In the 'life' bit, the little Ps' home tutoring has been ramped up with vocabulary being a priority. When the PHSE junk, climate change indoctrination, equality conditioning, and ethnic awareness isn't being thrust down the kids' throats by our state education system, the schools find 10 minutes or so for spelling tests comprising some fantastic words. The problem is that the little Ps aren't actually taught what they mean. The result being that they can now perfectly spell words like 'according', 'illuminated', and 'technique', without actually being able to use them in any meaningful context. So, I've got them both reading like a mofo from selected texts. For a 9 & 10 year old to be entertained in their post-school time, while still being exposed to intelligent prose, I chose "The Hitchhiker's Guide To The Galaxy" to start, accompanied by a notepad and dictionary (or, more likely, me) to explain previously unknown words they encounter. It's working a treat ... even iCarly has been taking a back seat thanks to Douglas Adams.
The business tender front has seen a round of public sector organisations holding meetings to potential suppliers, all titled with the now endemic buzzword 'framework' so reviled by this blog and its readers, and run by local officials who seem to have no clue about the industry they are dealing with.
On an entirely tangential front, your humble host has also been invited to make a first foray into public speaking, and as these things go, it's a bit of a biggie. More info of that perhaps in the new year.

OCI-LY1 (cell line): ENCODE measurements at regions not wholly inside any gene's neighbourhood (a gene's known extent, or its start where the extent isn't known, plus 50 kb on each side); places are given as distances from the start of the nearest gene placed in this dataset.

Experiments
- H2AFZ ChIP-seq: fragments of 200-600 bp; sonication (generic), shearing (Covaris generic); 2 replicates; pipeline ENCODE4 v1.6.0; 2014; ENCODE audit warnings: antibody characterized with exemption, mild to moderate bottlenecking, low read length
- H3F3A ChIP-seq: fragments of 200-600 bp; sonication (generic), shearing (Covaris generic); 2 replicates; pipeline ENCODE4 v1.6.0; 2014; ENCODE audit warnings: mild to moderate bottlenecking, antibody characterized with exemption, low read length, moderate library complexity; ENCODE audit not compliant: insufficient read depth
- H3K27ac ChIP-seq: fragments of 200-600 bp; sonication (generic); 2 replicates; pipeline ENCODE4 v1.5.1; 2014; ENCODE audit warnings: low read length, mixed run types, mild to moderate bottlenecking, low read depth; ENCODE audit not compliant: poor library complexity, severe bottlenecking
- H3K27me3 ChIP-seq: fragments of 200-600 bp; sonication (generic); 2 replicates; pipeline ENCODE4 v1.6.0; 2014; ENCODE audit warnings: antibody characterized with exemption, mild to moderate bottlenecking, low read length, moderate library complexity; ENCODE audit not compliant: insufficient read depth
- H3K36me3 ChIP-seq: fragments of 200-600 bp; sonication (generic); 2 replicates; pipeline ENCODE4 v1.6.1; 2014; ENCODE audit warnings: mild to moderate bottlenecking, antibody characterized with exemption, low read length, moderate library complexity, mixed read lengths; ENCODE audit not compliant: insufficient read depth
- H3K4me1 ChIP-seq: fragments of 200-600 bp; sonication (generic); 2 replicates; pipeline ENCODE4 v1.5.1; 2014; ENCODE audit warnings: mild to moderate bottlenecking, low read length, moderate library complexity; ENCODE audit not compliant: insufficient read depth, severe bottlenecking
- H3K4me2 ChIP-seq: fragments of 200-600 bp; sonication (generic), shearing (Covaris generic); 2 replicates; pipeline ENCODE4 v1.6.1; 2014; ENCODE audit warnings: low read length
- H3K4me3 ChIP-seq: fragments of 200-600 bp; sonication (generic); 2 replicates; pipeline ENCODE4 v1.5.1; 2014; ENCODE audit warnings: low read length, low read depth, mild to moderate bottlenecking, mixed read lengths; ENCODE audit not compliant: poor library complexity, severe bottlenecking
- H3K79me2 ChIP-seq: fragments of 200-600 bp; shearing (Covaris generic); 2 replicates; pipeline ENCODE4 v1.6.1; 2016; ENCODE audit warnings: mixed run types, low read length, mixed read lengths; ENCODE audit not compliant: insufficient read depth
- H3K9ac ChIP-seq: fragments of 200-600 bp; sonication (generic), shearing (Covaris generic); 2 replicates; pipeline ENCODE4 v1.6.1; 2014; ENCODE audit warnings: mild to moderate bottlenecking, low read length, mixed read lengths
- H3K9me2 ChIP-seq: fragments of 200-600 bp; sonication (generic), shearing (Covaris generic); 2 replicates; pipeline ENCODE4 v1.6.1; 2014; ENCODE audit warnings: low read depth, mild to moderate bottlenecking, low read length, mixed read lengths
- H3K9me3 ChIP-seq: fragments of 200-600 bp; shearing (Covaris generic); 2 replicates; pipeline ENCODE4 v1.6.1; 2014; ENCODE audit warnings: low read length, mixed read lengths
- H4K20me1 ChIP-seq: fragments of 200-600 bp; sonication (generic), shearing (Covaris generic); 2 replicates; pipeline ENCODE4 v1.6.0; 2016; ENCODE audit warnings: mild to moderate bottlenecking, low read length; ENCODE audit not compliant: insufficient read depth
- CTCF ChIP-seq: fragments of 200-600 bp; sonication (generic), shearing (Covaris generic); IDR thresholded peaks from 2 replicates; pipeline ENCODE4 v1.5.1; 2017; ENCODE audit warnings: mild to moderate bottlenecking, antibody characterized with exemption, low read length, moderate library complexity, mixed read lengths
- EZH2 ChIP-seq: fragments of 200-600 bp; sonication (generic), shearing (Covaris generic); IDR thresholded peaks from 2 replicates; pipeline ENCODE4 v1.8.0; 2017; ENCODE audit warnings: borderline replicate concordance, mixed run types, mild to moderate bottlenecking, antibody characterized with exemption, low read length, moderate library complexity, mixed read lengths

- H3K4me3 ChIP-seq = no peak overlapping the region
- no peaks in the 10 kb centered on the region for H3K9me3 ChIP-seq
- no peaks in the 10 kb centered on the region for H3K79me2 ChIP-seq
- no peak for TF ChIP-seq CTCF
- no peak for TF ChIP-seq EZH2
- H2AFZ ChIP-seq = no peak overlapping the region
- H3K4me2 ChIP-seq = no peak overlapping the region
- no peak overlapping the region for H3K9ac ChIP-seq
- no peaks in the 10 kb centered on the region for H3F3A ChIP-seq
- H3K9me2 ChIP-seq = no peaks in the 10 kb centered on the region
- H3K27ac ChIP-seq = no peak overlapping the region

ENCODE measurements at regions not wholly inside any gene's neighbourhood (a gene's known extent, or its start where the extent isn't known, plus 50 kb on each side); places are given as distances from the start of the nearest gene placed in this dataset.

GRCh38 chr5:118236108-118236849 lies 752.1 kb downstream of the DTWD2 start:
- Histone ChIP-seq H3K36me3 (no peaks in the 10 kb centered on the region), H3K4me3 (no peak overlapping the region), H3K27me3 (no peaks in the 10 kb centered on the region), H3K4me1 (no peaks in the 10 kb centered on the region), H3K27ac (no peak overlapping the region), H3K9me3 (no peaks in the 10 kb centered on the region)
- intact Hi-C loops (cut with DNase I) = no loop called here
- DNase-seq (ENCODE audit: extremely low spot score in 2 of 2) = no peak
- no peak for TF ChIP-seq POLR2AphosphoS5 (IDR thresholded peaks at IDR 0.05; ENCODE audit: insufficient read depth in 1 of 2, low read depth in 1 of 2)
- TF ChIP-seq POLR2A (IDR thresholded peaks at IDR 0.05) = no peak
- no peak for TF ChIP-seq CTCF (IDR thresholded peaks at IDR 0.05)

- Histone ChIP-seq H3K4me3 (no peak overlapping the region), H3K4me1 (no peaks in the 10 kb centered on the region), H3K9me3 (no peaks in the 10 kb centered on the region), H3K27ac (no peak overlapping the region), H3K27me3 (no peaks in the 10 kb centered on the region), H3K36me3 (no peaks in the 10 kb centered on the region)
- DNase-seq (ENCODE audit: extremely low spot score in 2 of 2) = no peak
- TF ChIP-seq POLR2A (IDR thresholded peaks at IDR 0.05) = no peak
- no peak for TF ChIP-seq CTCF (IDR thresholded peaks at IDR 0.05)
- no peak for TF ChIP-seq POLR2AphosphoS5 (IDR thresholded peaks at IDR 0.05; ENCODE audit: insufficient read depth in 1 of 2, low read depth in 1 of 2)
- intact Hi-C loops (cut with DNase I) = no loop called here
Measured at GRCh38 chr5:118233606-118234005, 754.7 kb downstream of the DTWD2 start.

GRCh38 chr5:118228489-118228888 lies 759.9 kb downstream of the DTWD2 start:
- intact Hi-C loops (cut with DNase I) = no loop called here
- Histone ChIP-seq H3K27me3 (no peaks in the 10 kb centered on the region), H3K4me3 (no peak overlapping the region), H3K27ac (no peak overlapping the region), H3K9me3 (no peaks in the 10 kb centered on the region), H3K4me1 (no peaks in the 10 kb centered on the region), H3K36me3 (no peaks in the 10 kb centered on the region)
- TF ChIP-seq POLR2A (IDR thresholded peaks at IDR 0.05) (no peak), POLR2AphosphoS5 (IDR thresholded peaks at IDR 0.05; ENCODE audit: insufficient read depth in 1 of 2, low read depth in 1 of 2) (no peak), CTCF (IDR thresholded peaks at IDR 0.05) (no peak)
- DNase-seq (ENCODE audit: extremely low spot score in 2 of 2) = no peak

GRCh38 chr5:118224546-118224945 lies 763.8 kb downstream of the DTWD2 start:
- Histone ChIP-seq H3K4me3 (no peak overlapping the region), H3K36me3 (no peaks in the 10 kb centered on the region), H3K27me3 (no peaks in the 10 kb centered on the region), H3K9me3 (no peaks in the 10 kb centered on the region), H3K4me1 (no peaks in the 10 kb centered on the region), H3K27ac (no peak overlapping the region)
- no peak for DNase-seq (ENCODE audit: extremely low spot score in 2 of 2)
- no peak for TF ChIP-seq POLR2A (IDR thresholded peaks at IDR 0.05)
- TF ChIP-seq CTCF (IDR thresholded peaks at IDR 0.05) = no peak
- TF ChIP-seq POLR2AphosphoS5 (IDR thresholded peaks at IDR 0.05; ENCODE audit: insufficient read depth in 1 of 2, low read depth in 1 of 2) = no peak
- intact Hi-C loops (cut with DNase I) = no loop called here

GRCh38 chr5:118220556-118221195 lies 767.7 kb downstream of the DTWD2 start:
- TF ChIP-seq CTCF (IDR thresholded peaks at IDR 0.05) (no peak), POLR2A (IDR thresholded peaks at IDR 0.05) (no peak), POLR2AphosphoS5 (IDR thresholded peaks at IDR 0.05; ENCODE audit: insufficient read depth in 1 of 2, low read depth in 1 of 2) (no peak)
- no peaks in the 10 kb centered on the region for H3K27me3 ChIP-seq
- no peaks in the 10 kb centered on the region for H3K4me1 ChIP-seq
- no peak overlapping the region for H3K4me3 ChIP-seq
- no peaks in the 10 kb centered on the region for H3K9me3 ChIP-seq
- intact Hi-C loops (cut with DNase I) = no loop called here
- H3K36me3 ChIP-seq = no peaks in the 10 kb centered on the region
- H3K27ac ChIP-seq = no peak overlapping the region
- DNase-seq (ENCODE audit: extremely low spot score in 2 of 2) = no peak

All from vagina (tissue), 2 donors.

However, although merely catching up tonight, via Taking Liberties one could hardly not enjoy the righteous being shown up yet again in Spiked.
Curiously, the BMA’s press release chose not to highlight the very same article’s finding that: ‘There were no short-term significant changes in prevalence among youths or adults.’ In other words, no one in Ireland has stopped smoking because of the [tobacco display] ban: the policy is a failure.Well, of course, because tobacco control is addicted to failure, as I keep pointing out.
But that, it would seem to me, is to misunderstand their existence. They talk incessantly of the chiiildren, of protecting the poor from pernicious advertising, but the same thread runs through all their wibblings.
They just hate big business of any stripe, and in doing so they always, but always, hurt smaller businesses and punish the poor.
Let's take the tobacco display ban for starters. The BMA have been screeching about this since it looked like the coalition might - quite rightly - ditch such a barmy idea. As the Spiked article articulates (you really should read it all, by the way), there is no credible evidence of a reduction in youth smoking rates (the sole motive for it according to politicians), but the BMA desperately want it anyway. So much so that they completely change their methods to hide the stark lack of evidence in its favour.